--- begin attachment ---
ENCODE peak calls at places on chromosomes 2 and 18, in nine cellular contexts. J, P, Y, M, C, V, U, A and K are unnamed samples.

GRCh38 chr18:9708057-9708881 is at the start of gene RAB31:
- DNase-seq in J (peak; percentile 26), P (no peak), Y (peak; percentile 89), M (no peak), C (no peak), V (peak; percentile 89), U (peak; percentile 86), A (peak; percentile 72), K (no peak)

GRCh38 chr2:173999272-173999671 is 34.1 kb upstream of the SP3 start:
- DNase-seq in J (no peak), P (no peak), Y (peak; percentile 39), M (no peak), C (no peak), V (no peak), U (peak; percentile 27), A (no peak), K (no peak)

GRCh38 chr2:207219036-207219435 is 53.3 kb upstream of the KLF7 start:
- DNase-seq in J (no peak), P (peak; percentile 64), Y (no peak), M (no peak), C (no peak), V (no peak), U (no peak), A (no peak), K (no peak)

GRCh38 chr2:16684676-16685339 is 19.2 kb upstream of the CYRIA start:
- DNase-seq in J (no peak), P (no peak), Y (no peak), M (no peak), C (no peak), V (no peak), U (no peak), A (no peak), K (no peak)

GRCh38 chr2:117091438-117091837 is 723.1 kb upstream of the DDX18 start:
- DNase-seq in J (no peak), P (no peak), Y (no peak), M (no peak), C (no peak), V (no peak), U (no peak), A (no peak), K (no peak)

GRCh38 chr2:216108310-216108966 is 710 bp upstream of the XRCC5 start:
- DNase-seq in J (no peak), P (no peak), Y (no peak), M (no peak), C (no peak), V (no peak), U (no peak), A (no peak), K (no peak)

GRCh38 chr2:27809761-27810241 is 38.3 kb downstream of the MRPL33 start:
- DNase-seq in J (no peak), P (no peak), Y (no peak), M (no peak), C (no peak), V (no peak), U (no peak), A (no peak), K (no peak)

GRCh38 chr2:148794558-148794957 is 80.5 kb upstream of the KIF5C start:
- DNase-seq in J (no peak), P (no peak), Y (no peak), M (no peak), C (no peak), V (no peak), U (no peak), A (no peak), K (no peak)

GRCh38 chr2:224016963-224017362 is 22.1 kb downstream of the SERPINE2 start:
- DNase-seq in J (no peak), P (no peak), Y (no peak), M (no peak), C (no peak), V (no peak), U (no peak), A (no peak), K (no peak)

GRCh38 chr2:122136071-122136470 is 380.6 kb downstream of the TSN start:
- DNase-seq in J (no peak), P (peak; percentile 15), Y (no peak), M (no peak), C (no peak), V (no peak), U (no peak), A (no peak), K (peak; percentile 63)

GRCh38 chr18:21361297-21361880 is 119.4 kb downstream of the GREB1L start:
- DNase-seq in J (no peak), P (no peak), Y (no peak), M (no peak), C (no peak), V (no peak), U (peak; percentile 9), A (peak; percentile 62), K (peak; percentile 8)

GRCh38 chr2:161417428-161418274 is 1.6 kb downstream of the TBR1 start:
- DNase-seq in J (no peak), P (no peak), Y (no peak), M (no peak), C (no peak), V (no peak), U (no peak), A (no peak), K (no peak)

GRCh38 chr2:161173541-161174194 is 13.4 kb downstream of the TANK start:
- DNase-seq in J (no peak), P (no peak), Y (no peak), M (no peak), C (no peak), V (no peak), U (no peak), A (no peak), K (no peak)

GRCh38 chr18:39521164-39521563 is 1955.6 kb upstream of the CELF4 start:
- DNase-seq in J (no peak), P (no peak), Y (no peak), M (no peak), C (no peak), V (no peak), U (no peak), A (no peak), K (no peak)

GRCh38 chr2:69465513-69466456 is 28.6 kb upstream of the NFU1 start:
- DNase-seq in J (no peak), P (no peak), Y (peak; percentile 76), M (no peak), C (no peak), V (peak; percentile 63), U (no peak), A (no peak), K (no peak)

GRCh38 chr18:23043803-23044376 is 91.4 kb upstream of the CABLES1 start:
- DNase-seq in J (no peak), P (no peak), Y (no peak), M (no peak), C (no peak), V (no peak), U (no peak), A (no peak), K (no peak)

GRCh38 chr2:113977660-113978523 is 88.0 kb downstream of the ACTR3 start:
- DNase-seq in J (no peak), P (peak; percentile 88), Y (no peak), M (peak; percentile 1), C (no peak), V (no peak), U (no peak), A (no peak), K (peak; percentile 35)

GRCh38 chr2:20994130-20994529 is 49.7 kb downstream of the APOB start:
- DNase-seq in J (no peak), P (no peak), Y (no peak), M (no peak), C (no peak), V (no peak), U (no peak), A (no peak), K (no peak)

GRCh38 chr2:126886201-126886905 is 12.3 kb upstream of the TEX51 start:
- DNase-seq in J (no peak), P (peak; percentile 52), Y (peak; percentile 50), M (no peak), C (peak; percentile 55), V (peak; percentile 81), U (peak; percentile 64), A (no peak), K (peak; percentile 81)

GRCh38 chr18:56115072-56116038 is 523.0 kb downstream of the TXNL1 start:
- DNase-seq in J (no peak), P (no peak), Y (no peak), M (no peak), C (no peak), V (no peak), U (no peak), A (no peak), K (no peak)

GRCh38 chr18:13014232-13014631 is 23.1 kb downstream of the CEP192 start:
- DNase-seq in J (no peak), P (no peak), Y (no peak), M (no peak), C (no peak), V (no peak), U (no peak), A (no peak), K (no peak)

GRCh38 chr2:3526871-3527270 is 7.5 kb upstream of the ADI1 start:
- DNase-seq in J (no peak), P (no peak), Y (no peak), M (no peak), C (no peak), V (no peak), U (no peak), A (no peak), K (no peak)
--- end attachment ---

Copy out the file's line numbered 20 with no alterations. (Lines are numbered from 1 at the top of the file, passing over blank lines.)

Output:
GRCh38 chr2:122136071-122136470 is 380.6 kb downstream of the TSN start: